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Thanks to Will Atchison at LRIS for providing this timely information. As we stated previously, the COVID-19 response remains fluid. We will continue to update you as additional information becomes available.

Early last week we posted the latest information available regarding enhanced leave benefits included in legislation passed by Congress that is effective April 1st. Since that time, as described below, US Secretary of Labor Scalia has exempted emergency responders - including police officers, corrections and 911 telecommunications personnel - from these much needed benefits. 

Eugene Scalia was appointed Secretary of Labor by Donald Trump in July of 2019. He is the son of the late Supreme Court Justice Antonio Scalia an unabashed anti-union jurist. Despite great claims of supporting law enforcement and first responders, the Secretary of Labor’s determination puts public safety employees AND OUR FAMILIES at the back of the benefits line. Adding further insult to injury this occurs at a time when we are at greater risk than those who are now entitled to these benefits. 

We believe this exemption is beyond unfair. It is also nonsensical.


LRIS (Labor Relations Information System) Summary of Families First Coronavirus Relief Act (FFCRA)

The Families First Coronavirus Relief Act created both paid sick leave and a form of emergency FMLA leave to deal with the COVID-19 pandemic. However, Congress allowed the Department of Labor or individual employers to exempt "emergency responders" from coverage.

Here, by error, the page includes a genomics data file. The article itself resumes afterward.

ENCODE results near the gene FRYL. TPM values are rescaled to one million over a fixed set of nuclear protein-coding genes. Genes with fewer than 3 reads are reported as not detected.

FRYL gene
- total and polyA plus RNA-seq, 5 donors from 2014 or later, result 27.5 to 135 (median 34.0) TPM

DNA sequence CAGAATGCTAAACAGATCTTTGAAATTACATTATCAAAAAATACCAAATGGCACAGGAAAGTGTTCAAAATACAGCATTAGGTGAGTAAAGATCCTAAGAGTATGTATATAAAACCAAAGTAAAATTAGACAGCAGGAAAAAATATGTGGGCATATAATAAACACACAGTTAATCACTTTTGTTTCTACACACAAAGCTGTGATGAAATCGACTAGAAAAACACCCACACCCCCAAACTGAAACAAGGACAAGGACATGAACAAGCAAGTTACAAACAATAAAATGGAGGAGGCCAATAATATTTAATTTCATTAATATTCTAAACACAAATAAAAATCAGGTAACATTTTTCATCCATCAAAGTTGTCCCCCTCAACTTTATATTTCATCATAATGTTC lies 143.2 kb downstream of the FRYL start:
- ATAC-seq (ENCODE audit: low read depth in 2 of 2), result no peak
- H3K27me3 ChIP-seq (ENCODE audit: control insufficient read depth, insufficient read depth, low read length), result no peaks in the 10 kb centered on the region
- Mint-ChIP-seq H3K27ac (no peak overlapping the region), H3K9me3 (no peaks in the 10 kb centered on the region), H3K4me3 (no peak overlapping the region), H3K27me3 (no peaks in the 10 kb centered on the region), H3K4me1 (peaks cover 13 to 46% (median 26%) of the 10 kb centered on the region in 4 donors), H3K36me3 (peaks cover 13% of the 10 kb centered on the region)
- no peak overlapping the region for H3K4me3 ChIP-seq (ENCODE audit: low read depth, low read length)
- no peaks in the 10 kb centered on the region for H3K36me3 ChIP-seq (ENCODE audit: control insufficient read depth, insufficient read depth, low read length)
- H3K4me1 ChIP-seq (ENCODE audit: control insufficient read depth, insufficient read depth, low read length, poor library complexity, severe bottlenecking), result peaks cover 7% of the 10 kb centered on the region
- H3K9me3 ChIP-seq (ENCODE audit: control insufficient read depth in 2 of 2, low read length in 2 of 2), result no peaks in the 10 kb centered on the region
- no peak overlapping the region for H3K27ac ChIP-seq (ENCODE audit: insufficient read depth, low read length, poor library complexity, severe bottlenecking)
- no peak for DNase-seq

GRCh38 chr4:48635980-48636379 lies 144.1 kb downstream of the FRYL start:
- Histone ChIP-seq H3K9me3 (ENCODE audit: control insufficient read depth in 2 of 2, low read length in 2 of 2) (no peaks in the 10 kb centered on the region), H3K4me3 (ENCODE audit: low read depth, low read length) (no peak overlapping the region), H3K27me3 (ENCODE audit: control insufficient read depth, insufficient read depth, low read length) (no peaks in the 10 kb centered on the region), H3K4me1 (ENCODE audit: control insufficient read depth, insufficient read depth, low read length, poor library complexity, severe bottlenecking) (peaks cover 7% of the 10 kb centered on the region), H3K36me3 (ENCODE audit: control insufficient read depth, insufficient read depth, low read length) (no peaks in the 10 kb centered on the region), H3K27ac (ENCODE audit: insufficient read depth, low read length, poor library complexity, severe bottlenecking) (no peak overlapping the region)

Because Congress did not define the term, questions immediately arose as to who an "emergency responder" is who won't receive the benefits of the FFCRA. In a move that should surprise no one, Labor Secretary Eugene Scalia has issued a Guidance that gives the broadest scope possible to the exemption and the least coverage possible to public safety employees.

You'll need to scroll down to Question 57. You'll see that Secretary Scalia believes that "emergency responders" include "military or national guard, law enforcement officers, correctional institution personnel, fire fighters, emergency medical services personnel, physicians, nurses, public health personnel, emergency medical technicians, paramedics, emergency management personnel, [and] 911 operators. . ."

Yes, you read that correctly. Dispatchers are "responders" as are corrections officers. 

What's galling about this is that public safety employees will need the time off as much any other type of employee (except health care workers, who are also exempt). If a public safety employee comes down with COVID-19, they won't be coming to work. However, unlike pretty much every other type of employee, they'll have to use their own sick time and vacation to account for their leave rather than get the paid sick leave under the FFCRA. Unless their employer doesn't take advantage of the exemption, that is.

And how is this right?

- Will Aitchison, LRIS

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